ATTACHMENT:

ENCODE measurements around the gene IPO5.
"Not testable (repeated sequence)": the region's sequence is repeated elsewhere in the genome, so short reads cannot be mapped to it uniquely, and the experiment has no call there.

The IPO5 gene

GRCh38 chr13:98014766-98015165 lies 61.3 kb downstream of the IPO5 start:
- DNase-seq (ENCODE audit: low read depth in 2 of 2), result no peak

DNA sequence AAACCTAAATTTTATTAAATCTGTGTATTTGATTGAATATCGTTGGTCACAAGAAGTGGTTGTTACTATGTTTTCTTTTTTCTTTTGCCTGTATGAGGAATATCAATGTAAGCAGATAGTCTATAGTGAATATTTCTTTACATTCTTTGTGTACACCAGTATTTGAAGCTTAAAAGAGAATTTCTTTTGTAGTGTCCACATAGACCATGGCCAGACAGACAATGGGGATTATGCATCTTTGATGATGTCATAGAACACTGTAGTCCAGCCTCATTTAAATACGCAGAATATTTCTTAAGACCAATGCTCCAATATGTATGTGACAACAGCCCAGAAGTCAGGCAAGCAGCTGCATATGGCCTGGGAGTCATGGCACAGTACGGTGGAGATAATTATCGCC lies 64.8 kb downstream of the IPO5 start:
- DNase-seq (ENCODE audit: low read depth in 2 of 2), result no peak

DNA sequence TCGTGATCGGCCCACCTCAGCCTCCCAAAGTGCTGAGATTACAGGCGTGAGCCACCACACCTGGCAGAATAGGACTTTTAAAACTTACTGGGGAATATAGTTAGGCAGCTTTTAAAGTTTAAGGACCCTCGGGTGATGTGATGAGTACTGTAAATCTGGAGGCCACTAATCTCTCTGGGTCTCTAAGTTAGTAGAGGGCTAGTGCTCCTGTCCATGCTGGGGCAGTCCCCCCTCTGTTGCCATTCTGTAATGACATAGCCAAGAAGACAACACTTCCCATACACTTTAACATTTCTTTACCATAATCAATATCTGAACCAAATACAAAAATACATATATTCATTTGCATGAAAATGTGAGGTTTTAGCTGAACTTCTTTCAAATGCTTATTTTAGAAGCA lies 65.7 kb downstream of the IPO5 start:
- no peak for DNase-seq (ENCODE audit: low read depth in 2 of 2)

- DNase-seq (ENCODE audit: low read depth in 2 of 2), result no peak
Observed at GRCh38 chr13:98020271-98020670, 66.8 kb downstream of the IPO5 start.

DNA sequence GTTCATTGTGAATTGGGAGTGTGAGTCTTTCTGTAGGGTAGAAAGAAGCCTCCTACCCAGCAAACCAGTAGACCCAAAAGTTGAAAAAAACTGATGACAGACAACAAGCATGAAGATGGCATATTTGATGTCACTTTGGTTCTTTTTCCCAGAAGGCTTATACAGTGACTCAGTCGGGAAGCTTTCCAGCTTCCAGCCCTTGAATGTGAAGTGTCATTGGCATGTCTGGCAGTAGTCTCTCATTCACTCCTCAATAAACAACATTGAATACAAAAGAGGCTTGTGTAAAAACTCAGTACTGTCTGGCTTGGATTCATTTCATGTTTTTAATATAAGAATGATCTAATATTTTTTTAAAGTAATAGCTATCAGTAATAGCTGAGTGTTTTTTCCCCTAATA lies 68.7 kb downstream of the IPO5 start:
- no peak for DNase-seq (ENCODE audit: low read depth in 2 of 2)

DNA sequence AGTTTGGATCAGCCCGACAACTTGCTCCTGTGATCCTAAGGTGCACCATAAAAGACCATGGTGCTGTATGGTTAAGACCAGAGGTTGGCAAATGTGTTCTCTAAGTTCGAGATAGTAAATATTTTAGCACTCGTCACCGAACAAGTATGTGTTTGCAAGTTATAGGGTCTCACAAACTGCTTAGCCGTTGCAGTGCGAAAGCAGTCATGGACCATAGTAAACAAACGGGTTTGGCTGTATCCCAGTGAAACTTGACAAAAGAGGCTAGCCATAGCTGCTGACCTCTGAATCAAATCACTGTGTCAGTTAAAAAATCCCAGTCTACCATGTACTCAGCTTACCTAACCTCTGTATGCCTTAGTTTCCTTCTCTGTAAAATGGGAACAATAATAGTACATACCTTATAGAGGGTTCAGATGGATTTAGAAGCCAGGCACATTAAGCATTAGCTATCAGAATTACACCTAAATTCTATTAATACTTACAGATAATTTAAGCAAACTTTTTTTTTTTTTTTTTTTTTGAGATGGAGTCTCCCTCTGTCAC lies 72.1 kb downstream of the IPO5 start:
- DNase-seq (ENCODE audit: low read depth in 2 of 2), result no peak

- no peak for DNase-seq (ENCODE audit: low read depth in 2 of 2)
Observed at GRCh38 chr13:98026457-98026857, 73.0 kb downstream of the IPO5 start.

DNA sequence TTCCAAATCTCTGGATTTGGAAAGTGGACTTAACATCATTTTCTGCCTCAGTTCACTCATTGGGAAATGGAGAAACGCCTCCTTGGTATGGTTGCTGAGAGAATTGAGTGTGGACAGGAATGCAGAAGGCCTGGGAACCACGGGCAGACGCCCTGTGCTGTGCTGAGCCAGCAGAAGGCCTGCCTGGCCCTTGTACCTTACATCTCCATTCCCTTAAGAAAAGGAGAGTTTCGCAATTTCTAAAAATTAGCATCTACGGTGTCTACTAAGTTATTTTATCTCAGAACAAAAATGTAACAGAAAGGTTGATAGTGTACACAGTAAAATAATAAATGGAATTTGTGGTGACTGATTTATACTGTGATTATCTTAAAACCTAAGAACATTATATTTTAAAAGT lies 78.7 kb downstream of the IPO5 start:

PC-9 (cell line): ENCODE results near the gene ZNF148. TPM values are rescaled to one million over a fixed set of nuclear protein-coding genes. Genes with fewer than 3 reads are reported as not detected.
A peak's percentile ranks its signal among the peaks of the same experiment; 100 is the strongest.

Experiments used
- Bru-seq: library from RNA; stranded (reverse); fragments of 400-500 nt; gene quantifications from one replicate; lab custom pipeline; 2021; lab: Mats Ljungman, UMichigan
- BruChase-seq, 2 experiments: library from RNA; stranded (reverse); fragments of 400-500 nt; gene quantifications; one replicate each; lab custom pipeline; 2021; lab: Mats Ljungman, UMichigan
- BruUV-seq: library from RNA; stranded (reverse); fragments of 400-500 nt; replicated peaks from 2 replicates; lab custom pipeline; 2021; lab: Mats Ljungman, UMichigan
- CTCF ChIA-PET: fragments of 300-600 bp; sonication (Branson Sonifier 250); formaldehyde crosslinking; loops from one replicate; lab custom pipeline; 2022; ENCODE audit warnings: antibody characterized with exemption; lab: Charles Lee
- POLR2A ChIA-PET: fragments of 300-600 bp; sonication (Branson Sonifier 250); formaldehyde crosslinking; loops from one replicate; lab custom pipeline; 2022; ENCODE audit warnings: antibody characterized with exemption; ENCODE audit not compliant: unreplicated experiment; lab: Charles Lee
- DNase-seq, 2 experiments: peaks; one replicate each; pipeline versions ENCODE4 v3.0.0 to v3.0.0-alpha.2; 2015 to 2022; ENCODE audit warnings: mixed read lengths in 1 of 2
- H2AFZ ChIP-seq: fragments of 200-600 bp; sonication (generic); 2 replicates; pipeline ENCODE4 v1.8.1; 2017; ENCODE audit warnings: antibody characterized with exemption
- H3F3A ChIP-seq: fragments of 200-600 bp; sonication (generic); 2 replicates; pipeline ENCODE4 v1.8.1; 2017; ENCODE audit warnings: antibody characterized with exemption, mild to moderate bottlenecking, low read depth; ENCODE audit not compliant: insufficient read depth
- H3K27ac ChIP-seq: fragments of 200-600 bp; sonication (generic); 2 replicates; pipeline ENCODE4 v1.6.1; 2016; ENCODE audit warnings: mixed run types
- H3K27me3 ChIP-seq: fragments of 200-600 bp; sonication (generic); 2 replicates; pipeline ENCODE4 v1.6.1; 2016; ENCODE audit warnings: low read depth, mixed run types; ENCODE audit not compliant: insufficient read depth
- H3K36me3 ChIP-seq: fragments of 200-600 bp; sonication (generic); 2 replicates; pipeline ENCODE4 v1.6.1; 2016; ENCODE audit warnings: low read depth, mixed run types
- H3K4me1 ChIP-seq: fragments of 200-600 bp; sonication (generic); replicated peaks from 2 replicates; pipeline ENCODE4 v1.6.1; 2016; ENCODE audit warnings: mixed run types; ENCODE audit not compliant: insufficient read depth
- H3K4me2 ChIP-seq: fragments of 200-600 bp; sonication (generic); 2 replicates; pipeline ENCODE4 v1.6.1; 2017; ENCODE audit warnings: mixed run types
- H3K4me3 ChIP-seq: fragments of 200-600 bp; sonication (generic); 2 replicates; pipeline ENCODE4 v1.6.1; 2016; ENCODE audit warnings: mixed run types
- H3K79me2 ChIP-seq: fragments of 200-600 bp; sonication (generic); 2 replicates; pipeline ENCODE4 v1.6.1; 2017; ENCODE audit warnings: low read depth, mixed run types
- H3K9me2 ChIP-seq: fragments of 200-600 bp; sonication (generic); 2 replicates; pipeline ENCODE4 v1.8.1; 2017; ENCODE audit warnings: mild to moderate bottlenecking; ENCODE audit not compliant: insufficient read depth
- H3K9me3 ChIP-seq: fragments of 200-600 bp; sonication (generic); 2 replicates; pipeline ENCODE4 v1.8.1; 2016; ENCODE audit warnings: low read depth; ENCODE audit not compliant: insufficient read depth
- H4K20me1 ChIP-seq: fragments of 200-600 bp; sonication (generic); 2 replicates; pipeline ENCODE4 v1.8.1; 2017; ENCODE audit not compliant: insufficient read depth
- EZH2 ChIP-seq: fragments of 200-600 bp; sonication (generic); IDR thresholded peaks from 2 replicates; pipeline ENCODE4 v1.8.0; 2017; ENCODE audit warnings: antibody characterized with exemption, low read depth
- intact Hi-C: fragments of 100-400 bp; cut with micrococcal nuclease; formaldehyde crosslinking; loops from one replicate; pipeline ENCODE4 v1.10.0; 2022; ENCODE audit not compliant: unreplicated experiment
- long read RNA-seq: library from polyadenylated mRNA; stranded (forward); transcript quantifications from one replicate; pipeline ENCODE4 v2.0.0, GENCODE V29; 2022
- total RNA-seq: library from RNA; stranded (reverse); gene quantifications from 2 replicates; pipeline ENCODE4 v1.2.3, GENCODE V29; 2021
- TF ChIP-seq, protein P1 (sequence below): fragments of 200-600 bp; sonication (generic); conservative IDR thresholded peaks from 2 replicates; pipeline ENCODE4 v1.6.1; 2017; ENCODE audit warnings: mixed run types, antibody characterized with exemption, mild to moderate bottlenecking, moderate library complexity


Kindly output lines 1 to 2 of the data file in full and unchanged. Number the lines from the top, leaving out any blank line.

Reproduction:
ENCODE measurements around the gene IPO5.
"Not testable (repeated sequence)": the region's sequence is repeated elsewhere in the genome, so short reads cannot be mapped to it uniquely, and the experiment has no call there.